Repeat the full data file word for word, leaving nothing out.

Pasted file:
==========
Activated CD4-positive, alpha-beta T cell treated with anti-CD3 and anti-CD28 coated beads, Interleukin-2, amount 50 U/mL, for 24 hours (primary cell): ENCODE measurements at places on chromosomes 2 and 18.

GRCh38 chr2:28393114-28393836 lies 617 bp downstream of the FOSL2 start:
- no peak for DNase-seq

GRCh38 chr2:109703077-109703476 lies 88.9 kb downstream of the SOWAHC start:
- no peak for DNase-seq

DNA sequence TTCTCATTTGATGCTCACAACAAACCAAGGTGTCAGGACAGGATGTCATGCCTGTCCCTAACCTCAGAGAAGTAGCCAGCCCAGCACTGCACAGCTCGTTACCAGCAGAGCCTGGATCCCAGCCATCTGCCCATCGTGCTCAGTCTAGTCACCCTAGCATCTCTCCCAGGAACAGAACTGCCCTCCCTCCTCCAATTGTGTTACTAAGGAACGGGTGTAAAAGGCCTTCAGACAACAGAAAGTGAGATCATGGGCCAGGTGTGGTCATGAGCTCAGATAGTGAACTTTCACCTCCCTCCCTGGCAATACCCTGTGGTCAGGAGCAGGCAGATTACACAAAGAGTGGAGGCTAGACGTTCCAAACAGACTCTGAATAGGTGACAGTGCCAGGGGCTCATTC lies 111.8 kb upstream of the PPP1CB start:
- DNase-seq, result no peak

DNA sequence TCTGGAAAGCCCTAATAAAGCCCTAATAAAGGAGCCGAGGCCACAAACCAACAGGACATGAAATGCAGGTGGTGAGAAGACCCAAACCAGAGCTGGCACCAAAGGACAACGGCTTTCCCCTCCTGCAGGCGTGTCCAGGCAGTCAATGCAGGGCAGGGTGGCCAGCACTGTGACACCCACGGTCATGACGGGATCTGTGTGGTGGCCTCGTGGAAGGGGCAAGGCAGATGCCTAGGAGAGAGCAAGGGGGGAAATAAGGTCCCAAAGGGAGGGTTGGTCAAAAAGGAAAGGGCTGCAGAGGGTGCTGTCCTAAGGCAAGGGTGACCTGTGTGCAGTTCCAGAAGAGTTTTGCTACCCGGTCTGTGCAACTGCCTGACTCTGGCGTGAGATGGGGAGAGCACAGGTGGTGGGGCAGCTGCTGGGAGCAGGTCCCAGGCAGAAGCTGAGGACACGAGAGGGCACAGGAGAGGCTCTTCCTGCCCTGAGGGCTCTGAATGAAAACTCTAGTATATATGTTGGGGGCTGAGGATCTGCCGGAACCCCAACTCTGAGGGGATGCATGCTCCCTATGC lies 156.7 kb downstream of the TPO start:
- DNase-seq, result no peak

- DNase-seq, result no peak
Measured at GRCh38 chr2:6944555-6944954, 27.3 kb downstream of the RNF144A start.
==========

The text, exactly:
Activated CD4-positive, alpha-beta T cell treated with anti-CD3 and anti-CD28 coated beads, Interleukin-2, amount 50 U/mL, for 24 hours (primary cell): ENCODE measurements at places on chromosomes 2 and 18.

GRCh38 chr2:28393114-28393836 lies 617 bp downstream of the FOSL2 start:
- no peak for DNase-seq

GRCh38 chr2:109703077-109703476 lies 88.9 kb downstream of the SOWAHC start:
- no peak for DNase-seq

DNA sequence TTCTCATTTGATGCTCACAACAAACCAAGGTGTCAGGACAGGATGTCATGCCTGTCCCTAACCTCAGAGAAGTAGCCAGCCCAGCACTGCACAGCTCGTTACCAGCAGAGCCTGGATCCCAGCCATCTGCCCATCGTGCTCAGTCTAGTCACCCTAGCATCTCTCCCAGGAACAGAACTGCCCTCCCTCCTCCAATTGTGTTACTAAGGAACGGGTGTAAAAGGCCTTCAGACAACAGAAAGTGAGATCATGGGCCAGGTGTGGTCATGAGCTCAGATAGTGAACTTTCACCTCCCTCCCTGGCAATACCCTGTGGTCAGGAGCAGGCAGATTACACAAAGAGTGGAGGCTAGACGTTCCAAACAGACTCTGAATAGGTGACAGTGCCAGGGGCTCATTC lies 111.8 kb upstream of the PPP1CB start:
- DNase-seq, result no peak

DNA sequence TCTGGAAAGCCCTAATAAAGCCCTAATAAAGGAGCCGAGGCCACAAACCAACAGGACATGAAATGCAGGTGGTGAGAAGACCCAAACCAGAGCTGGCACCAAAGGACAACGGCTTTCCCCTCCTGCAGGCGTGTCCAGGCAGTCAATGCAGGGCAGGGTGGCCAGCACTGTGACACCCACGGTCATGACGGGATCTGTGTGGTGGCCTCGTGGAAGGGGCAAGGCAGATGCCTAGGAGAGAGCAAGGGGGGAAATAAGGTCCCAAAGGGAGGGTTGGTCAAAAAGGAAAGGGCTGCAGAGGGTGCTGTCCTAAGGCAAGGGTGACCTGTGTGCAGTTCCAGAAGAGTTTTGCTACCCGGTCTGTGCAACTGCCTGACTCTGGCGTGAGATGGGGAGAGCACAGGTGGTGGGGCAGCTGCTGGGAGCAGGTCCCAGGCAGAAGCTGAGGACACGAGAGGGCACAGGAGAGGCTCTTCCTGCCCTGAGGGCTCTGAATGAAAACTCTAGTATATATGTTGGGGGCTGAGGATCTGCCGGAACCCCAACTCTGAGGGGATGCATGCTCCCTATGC lies 156.7 kb downstream of the TPO start:
- DNase-seq, result no peak

- DNase-seq, result no peak
Measured at GRCh38 chr2:6944555-6944954, 27.3 kb downstream of the RNF144A start.